UA-69298255-1 UA-69298255-2 Modeling Nozzles for Flexibility Calculations in CAESAR II

Nozzle flexibilities are most often modeled by describing two separate entities — the piping system and the vessel, and then connecting them with the zero-length WRC 297 flexibility element. Therefore there will be two node points at the exact same location in the space — the node representing the surface of the vessel, and the node representing the end of the pipe. This usually means using a rigid element to represent the radius of the vessel.

Various examples of how to model nozzle to vessel connections are shown in Figures 3-88, 3-89, and 3-90.

Figure 3-88 represents the simplest model. In this case, there are no thermal movements imposed from the vessel, and the overall stiffness of thevessel is insignificant when compared to the localized flexibility. Accordingly, the vessel proper is not modeled, but is represented by an anchor with the WRC 297 stiffnesses.

In this model, the user defines a vessel flexibility at node point 5 (with no vessel node point defined). This causes CAESAR II to insert a flexibility element between node point 5 and an infinitely rigid point in space (effectively a flexible anchor). Element 5 to 10 is defined as a normal pipe element. Note: The user should not put any anchors, restraints or non zero displacements at any WRC 297 nozzle or vessel nodes. CAESAR II inserts all the necessary restraints and/or anchors into the model to define the nozzle/vessel connection (i.e., 3 translational restraints and 3 rotational restraints).

A more complex model is shown in Figure 3-89. In this case the radius of the vessel is modeled as a weightless rigid element. This incorporates the effect of the radial expansion of the vessel on the piping system; also, other thermal expansion of the vessel may be entered as imposed displacements at node point 5. This model, as does the previous one, still assumes that the overall stiffness of the vessel is insignificant when compared to the localized flexibility.

In this model, element 5 to 10 is coded as a weightless rigid, with the length equal to the outer radius of the vessel, and the material and temperature that of the vessel. Thermal growth at the centerline of the vessel at the elevation of the nozzle is calculated and imposed at node point 5. A nozzle is defined at node point 15, with a vessel node of 10, so a WRC 297 flexibility element is automatically inserted between these two nodes. Element 15 to 20 is defined as a normal pipe element.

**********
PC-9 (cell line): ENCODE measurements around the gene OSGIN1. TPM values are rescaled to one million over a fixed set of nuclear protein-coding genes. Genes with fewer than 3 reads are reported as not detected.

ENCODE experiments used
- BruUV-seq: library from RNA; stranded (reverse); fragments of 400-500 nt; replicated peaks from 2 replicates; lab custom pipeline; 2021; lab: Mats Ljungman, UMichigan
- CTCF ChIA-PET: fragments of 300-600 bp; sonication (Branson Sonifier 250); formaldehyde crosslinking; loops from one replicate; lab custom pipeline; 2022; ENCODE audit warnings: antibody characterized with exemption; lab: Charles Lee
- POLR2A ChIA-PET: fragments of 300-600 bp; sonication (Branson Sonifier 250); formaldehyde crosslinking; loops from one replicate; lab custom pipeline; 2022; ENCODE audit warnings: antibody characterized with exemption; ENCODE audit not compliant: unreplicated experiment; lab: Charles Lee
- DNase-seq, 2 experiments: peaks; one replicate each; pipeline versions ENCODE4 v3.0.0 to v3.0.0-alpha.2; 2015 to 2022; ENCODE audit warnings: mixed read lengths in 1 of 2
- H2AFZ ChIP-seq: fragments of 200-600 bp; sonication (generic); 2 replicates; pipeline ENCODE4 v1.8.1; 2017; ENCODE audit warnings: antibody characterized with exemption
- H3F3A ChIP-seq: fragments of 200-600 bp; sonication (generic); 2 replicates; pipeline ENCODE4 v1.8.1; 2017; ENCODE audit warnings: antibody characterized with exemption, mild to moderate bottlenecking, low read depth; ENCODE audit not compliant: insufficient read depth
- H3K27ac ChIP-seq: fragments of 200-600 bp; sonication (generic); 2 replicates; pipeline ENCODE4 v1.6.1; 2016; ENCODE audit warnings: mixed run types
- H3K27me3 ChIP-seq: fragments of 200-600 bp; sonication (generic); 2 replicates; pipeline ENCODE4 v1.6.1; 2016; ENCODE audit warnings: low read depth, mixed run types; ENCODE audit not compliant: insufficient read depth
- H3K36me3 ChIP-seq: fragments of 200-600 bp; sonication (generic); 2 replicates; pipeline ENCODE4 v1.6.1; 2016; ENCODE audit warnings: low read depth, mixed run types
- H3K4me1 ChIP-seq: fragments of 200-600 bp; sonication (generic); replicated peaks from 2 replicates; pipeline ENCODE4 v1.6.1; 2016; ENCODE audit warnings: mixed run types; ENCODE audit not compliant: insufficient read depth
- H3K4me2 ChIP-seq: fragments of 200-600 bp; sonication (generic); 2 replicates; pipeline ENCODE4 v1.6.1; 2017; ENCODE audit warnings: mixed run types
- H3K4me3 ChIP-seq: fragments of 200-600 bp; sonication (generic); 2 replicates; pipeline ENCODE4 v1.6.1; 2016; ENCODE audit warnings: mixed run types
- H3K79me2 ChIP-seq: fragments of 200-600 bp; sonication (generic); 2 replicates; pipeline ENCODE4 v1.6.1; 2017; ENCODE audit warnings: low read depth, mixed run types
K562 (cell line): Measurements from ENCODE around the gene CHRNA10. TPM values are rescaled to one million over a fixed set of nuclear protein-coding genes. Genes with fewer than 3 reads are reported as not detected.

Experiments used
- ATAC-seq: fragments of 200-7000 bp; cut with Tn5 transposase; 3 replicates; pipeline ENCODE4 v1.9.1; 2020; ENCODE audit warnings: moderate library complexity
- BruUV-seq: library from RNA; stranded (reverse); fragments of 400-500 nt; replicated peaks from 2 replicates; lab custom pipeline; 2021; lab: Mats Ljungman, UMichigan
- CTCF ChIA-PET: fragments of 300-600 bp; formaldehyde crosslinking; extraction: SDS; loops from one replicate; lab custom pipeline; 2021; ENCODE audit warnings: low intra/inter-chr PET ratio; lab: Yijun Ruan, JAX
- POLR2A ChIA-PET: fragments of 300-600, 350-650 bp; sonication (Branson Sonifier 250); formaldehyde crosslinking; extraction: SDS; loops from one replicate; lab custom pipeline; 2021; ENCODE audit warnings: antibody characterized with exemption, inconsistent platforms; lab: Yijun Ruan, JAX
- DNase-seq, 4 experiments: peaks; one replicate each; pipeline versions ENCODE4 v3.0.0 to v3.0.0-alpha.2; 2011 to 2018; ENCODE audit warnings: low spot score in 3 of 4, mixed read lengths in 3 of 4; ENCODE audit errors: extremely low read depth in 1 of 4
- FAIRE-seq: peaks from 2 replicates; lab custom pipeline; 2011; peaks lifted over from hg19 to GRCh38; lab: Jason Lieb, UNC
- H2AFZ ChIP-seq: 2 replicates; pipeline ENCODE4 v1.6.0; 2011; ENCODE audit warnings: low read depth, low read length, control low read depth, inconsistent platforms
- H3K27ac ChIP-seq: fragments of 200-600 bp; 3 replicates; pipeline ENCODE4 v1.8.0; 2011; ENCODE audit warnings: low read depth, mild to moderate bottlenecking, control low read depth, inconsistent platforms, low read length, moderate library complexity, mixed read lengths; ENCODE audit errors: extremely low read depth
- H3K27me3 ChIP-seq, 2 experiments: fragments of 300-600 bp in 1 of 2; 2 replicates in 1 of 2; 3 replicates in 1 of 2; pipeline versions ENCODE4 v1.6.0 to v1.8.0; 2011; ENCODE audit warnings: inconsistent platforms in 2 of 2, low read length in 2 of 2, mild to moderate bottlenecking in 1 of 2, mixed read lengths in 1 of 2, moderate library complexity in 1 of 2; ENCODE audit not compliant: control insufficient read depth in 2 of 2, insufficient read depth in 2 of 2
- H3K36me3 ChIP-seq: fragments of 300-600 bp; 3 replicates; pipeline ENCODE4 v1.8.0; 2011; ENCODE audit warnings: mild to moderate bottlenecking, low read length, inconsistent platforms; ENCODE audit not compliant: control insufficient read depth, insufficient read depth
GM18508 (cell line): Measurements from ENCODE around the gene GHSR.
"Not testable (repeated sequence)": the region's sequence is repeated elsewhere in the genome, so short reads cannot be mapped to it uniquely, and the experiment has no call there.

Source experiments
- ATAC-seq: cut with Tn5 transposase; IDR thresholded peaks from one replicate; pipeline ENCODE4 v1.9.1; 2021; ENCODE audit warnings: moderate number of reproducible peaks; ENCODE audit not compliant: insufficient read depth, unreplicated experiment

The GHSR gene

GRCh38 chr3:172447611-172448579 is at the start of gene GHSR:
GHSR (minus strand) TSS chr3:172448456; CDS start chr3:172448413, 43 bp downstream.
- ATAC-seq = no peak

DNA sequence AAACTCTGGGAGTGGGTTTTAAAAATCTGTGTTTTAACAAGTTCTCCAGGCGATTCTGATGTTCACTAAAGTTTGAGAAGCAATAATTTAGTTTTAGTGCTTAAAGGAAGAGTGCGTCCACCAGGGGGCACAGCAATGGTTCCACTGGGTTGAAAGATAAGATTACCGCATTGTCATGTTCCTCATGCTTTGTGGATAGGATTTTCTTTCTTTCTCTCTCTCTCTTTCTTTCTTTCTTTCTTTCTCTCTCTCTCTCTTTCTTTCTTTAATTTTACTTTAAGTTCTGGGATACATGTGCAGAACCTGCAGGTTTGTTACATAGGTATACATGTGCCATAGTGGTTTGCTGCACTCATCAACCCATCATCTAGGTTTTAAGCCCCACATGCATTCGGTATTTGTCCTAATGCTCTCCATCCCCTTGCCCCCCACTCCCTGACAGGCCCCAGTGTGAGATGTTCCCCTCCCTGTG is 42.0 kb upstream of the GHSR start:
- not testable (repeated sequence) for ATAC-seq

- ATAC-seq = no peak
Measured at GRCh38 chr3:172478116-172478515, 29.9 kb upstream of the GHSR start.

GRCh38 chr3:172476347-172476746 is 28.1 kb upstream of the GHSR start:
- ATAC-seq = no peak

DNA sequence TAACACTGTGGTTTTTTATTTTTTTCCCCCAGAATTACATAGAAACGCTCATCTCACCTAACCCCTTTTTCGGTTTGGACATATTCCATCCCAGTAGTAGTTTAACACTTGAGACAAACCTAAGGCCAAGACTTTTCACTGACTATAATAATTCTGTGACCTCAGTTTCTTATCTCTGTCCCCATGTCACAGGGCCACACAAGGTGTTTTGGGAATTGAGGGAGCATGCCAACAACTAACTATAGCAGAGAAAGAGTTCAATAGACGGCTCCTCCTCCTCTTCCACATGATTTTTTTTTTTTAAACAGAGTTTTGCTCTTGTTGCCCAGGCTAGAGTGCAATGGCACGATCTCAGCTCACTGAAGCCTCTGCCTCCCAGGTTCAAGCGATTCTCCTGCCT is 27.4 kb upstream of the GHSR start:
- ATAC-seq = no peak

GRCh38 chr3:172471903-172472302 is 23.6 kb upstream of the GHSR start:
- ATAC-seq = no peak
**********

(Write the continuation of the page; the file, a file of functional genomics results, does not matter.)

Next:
An even more complex model is shown in Figure 3-90. In this case the entire vessel is modeled using pipe and weightless rigid elements, and anchored at its base. This automatically incorporates the effect of all thermal expansion of the vessel, as well as its overall stiffness, on the piping system.

In this model, the vessel is built of three pipe elements going from node point 5 to 20. The diameter, thickness, material, and temperature of the elements are the same of those of the portion of the vessel which they represent (for example, element 5 to 10 may represent an ambient skirt). An anchor is coded at node point 5 to represent the base anchorage of the vessel. Element 15 to 25 is a weightless rigid, with the length equal to the outer radius of the vessel, and the material and temperature that of the vessel — this provides the radial growth of the vessel. A nozzle is defined at node point 30, with a vessel node of 25, so a WRC 297 flexibility element is inserted here. Element 30 to 35 is entered as a normal pipe element.

Flexibilities of configurations not explicitly covered by WRC 297 may be approximated using the bulletin—the results, although not completely accurate, will probably be more accurate than using rigid connections. For example, using WRC 297 for a pipe attachment to the head of a vessel may yield adequate results when choosing values of D, L1, or L2 as shown in Figure 3-91. Because this is an extension of the WRC 297 application, the user may wish to perform a sensitivity study of the effects of selecting different values of these dimensions.

In the event that the nozzle is not normal to the vessel surface, WRC 297 may still give reasonable results. For example, one means of modeling a hillside nozzle is shown in Figure 3-92. Element 30 to 35 should be modeled as a weightless rigid, with a length equal to the outer radius of the vessel, and the outer diameter, wall thickness, material, and temperature equal to those of the vessel. WRC 297 flexibilities are calculated and inserted between node points 35 and 40. Element 40 to 45 is a 1/4" long pipe element (with the same properties of the nozzle) extending along the same line as element 30 to 35. Element 45 to 50 is the pipe nozzle connection itself. Note: The idea of the 1/4" long nozzle element is to properly orient the local vessel flexibilities with respect to the axial, longitudinal and transverse vessel directions.

This same idea can be used to model a lateral branch connection, as shown in Figure 3-93. In this case, the WRC 297 flexibilities are inserted between node points 110 and 115, and element 115 to 120 is the 1/4" long element used to orient the local axes.

Read More:

Modeling And Analysis Of The Piping System

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